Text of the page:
Roy escapes from a work camp and receives help from a miner. The miners are held hostage by the local boss Mr. Redfield. Roy starts to help the miners and also to settle some scores for a friend from the work camp.
Spaghetti Western icon Anthony Steffen stars as Shenandoah, a man of mystery who joins a vicious band of highwaymen after passing a near impossible and death defying initiation. When the ... See full summary »
Even I have my limits for Italian genre cinema, it turns out, and Aldo Florio's "Five Giants From Texas" is pretty close to it. As far as I can tell there are exactly two reasons to see this film, three if you count the somewhat mind-numbing brutality depicted. The first is the presence of Guy Madison in one of his earlier Spaghetti Western roles, playing one of a group of cowboys from Texas who travel to some dusty hellhole to avenge the murder of a mutual friend & the rape of his wife. The second is the presence of Joe D'amato on the production staff, credited for "cinematography", which in this case translates out to standing by the camera and telling it's operator where to point it.
I lost track of the story very quickly though there isn't much to it. Look, I love ultra-low budget Spaghetti Westerns as much as anybody. One of my favorites is FOR A DOLLAR BETWEEN THE TEETH with Tony Anthony, filmed on a Mastercard budget on exactly three locations and packing ten times the artistry of this film. The difference has to do with not just the approach, writing and acting so much as the application of imagination, wit & style. None of the above is evident in this film, it's a dismal, ultra violent and talky slog through yet another vengeance plot that exists only as a way to make a genre film for grown-up audiences, with the inclusion of some strikingly graphic violence and a truly detestable rape scene.
In many ways this film stands as evidence to what the Italians and their Spanish collaborators were going for with Spaghetti Westerns. The Americanized approach is usually meant for more general audiences, with shootouts and hell bent for leather riding segments, maybe a romantic scene between the leading man & his lady out by the corral fence as the sun sets. The Italians and Spaniards instead used the conventions of a Western as a framework upon which to weave an adult melodrama complete with hangings, whippings, sexuality, scenes of torture & bloodletting that would never be acceptable by those Hollywood standards. Usually I can admire the approach no matter how seemingly heartless & cruel the results, provided it's made with a sense of style. Even composer Franco Salina's musical score fails to be involving, and if the musical score to your Spaghetti Western passes without notice you know you're doing something wrong.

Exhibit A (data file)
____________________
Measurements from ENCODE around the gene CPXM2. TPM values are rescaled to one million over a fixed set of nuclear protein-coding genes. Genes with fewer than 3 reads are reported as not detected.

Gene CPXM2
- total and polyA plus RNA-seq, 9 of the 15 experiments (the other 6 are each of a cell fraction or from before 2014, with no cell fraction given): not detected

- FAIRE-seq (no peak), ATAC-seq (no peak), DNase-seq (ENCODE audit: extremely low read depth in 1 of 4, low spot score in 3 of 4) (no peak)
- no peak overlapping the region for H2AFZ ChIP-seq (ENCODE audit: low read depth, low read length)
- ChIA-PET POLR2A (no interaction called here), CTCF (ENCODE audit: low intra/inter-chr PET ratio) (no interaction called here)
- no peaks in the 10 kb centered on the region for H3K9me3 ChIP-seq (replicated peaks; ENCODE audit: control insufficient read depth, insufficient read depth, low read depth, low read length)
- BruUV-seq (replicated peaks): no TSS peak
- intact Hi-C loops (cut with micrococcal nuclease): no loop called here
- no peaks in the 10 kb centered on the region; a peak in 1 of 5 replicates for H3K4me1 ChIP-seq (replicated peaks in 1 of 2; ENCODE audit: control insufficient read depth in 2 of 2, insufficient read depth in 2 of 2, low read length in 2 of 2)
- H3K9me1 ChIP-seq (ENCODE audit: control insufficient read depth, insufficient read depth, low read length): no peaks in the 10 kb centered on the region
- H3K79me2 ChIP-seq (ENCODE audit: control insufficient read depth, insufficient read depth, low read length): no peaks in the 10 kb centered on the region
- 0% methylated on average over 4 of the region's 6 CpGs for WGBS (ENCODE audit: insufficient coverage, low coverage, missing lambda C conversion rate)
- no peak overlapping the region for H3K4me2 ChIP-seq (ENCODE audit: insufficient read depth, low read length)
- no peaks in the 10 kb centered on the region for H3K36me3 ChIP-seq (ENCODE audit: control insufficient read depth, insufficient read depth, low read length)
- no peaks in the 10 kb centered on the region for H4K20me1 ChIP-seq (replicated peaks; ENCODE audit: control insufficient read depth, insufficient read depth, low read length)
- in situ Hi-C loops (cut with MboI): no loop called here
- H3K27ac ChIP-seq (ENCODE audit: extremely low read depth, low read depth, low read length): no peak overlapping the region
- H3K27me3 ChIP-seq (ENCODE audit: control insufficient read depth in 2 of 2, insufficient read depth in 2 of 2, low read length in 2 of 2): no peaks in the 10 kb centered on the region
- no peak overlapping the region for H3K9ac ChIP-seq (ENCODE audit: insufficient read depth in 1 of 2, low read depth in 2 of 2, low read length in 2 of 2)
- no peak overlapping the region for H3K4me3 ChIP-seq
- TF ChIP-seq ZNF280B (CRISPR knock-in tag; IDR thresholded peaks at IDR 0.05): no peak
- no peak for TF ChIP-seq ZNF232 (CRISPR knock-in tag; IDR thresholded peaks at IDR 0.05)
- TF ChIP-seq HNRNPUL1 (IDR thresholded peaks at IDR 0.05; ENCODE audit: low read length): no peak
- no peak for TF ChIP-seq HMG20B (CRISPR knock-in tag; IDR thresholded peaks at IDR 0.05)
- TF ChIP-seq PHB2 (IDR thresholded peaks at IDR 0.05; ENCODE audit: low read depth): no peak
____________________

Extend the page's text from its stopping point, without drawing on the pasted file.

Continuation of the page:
Redeeming factors are few but one of them is that this is a decidedly Spanish Spaghetti, not just by counting the names in the cast with Spanish roots but in the methodology involved with telling the story, which lingers on the brutality & suffering of those involved. It serves to set up a vicarious sense of justice to the climactic and phoned-in shootout between the five heroes and the sadistic monsters who are fueling the plot. Spanish art has always had a pre-occupation with tragedy and suffering, a better example of the approach actually working in a Western is a film called FEDRA WEST which was filmed for as low of a budget and with even more graphic brutality & suffering than is on display here. The difference is that the film is made with that all important sense of style.
So I don't know about this one. It's a joyless, brutal and unrewarding film though that may very well have been the point and I am just being slow to appreciate it. The reason I adore Spaghetti Westerns so much is that they usually exist as fantasy pieces with an emphasis on arty indulgence that seems to be utterly lacking here. I am sure that the beatings, stabbings, shootings, whippings, hangings, rapings, maulings and assorted carnage & suffering may be right up the alleyway of some, but I gotta call things like I see them. This movie is appalling, difficult to enjoy, and almost impossible to recommend especially considering how many overlooked and clever little gems the industry produced. This isn't one of them.
4/10: Obscure to a point, and there's good reason for it.
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